Neuropathology of Brain Injury
Neuropathology of brain injury is the actual physical side of brain injury. It is the difference between the normal pathology a person might have before suffering traumatic brain injury and the pathology after the accident that caused the brain injury. I have listed two sources below if you are interested in learning more about neuropathology of the brain:
- Graham, Greenfield’s Neuropathology, 6th Edition, ©Arnold, 1997.
- Narayan, Neurotrauma, ©McGraw-Hill, 1996.
A. Brain Injury is an Evolving Process not Just a Specific Event.
Understanding neuropathology of brain injury beyond the level it is covered here for most people is not worth the energy. For me it was unquestionably the most difficult field. But when I committed myself to understanding this area, I relied on the two above resources for my study aids. The most important lesson was that brain injury was a process that did not allow a full diagnosis to be made at 20 minutes, but only days after the event.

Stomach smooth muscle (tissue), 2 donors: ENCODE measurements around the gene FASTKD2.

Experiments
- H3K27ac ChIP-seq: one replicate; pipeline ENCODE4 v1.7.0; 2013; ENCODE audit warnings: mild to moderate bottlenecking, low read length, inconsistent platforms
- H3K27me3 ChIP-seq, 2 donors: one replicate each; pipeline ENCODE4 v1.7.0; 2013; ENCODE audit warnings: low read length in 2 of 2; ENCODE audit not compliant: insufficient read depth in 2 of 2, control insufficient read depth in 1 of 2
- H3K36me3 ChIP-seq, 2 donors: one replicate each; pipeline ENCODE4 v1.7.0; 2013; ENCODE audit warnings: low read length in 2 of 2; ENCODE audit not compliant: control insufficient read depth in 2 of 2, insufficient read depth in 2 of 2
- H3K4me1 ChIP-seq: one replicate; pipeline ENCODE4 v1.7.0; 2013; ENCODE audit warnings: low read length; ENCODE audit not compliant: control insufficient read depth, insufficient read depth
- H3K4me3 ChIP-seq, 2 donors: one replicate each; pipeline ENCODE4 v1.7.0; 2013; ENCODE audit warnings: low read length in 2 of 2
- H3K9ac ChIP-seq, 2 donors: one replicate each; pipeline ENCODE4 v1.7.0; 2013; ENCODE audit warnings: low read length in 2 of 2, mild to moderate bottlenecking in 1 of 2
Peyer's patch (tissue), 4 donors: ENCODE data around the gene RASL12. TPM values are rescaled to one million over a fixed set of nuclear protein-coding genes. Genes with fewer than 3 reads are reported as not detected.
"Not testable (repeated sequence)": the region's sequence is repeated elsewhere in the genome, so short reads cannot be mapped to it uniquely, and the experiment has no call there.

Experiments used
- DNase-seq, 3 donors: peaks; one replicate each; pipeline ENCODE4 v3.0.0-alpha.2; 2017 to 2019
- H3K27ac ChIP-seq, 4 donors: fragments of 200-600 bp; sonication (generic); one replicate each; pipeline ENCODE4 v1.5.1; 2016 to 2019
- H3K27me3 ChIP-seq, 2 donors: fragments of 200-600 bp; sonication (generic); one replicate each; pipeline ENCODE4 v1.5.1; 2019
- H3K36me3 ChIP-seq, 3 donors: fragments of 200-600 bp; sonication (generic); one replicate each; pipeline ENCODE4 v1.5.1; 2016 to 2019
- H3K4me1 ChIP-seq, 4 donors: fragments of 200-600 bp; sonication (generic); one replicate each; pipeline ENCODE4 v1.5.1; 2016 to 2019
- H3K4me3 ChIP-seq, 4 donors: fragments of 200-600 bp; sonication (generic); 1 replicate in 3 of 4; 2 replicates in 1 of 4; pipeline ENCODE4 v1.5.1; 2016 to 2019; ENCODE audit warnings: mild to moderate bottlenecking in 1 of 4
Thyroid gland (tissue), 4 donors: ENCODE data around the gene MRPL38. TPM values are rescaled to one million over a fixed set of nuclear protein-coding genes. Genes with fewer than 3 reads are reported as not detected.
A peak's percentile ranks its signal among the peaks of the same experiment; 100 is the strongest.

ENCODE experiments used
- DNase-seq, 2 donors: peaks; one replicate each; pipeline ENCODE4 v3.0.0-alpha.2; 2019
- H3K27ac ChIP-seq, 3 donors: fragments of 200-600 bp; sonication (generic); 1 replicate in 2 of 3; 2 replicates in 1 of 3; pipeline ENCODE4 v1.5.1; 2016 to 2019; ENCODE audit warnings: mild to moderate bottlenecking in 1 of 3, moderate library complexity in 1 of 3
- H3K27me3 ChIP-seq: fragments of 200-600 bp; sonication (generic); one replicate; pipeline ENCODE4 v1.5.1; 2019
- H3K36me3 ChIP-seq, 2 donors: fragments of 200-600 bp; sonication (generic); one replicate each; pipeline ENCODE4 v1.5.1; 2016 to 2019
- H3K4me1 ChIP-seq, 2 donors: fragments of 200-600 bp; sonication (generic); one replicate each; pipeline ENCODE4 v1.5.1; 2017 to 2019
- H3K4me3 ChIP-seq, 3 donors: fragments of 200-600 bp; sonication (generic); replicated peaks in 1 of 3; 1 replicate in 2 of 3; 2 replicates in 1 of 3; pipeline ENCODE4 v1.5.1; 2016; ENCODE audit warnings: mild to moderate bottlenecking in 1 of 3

Greenfield’s is the most expensive book I own, but is still the consummate treatise, although I have found that its latest edition has added changed little beyond what was written in the 1990’s, despite exploding research on brain injury. Still the nuts and bolts of neuropathology has been little changed by the more recent research, because most of what is covered in Greenfield’s is learned from autopsy.
B. Understanding the Risk Factors for Poor Outcomes after Brain Injury.
I have often written about the significance of the vulnerability of a given individual to brain injury as perhaps the single most critical factor in predicting outcome following a MTBI or concussion. The most significant of the premorbid factors for predicting poor outcome are age over 40; history of prior brain injury and prior history of anxiety disorders.